in the line of men who have to watch.
We all love you to begin with.
Then something happens. We become
a mother who races down concrete steps
to cover our daughter, riding her bike
topless, with a plaid blanket. All these years
you have been my skin though I am afraid
to say sometimes I don’t love you at all.
Sometimes, it is a man I love.
In the beginning was the word and the word
knows us. We don’t always return the gesture.
This is not morning. There is a nastiness
slowing your shoes, something you shouldn’t step in.
It’s shattered beads, stomped flowers, vomit-
such stupid beauty,
beauty you can stick a manicured finger
into and through, beauty that doesn’t rely
on any sentence the sun chants, it’s whiskey
swelter blown scarlet.
Call this something else. Last night it had a name,
a name wedged between an organ’s teeth, a name
pumping a virgin unawares, a curse word.
Wail it, regardless.
Weak light, bleakly triumphant, will unveil scabs,
snippets of filth music, cars on collapsed veins.
The whole of gray doubt slithers on solemn skin.
Call her New Orleans.
Each day she wavers, not knowing how long she
can stomach the introduction of needles,
the brash, boozed warbling of bums with neon crowns,
She tries on her voice, which sounds like cigarettes,
pubic sweat, brown spittle lining a sax bell
the broken heel on a drag queen’s scarlet slings.
Your kind of singing.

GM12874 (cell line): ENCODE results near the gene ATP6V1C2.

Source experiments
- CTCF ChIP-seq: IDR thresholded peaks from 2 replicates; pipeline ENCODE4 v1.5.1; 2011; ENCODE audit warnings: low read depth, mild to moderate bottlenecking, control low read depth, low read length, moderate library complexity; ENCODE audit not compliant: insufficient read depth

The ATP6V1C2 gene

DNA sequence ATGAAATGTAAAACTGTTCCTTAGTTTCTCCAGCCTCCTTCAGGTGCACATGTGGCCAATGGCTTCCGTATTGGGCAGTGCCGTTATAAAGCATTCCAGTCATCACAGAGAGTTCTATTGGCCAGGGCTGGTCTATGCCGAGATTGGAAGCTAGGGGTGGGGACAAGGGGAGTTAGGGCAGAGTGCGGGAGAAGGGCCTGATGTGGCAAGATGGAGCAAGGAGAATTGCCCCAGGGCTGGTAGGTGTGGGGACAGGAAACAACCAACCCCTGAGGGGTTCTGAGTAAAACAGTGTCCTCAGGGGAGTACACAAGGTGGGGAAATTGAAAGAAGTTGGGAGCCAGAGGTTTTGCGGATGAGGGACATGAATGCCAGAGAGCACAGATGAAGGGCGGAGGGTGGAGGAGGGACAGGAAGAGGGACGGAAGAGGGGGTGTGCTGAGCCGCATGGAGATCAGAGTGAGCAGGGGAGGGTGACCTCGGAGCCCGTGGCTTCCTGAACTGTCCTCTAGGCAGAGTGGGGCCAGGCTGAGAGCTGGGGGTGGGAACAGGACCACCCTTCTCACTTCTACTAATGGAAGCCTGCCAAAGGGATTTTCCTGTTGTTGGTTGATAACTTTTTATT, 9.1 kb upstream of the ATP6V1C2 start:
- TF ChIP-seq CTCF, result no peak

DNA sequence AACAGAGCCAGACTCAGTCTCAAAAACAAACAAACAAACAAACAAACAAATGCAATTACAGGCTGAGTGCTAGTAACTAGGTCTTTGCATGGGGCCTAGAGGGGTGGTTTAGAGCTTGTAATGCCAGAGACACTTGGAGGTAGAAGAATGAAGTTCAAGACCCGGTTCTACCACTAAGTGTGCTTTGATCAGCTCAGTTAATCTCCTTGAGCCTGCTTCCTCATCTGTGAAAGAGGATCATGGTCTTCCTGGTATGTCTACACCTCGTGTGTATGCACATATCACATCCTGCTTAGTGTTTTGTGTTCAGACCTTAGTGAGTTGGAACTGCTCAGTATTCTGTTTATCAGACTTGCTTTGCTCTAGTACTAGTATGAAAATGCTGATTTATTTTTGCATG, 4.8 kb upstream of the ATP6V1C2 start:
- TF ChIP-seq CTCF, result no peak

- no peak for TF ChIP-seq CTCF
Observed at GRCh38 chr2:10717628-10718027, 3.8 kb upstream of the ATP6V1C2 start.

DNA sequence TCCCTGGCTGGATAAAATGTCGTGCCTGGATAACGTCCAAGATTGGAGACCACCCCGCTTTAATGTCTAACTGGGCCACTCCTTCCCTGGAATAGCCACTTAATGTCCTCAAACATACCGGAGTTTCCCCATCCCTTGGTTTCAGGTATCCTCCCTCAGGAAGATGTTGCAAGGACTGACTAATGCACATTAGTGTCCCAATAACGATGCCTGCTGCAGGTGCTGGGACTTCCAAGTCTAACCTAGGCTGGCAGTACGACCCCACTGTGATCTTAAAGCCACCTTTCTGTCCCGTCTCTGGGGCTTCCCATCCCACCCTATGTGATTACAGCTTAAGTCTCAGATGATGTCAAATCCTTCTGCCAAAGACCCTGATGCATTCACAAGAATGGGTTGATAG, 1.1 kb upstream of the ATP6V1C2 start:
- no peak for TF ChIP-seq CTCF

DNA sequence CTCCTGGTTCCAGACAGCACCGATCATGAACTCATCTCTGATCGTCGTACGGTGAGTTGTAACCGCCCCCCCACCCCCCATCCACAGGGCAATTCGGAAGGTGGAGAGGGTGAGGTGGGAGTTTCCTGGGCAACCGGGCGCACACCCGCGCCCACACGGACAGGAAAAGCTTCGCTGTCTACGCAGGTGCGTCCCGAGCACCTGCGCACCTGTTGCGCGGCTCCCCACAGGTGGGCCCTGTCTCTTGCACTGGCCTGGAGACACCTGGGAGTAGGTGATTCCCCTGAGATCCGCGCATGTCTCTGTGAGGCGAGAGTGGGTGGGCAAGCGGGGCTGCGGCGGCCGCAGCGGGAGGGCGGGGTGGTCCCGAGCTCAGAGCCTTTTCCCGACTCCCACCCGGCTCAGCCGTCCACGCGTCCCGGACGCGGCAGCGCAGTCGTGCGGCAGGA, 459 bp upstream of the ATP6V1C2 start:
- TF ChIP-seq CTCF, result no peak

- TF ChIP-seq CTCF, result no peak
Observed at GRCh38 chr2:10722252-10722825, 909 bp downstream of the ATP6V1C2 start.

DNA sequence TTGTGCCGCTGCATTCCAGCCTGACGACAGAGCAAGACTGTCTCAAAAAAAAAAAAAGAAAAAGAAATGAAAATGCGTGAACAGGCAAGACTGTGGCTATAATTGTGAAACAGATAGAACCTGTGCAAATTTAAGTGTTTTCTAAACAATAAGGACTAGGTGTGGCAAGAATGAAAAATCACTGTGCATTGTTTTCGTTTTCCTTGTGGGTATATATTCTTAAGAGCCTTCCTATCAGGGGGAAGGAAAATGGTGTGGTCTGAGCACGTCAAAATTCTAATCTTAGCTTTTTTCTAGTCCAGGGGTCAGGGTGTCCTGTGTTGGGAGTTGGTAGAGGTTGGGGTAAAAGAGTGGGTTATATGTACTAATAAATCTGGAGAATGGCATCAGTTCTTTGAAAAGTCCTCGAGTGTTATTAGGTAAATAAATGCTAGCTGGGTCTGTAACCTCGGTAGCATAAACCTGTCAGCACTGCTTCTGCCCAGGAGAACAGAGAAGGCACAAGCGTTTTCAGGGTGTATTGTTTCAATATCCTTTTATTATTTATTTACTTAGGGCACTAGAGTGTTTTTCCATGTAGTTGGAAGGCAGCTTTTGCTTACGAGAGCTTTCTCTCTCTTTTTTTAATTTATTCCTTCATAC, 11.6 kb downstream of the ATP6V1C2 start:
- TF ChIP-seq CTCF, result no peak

Weirdly in love, you rhumba her edges, drink
fuming concoctions, lick your lukewarm breakfast
directly from her crust. Go on, admit it.
You are addicted
to her brick hips, the thick swerve she elicits,
the way she kisses you, her lies wide open.
She prefers alleys, crevices, basement floors.
Hell, let her woo you.
This kind of romance dims the worth of soldiers,
bends and breaks the back, sips manna from muscle,
tells you Leave your life. Pack your little suitcase,
flee what is rigid
and duly prescribed. Let her touch that raw space
between cock and calm, the place that scripts such jazz.
Let her pen letters addressed to your asking.
New Orleans, p-please. Don’t. Blue is the color
stunning your tongue. At least the city pretends
to remember to be listening.
She grins with glint tooth,
wiping your mind blind of the wife, the children.
the numb ritual of job and garden plot.
Gently, she leads you out into the darkness
and makes you drink rain.
Jeanne, I have spent days arranging
this bowl of fruit, all for you,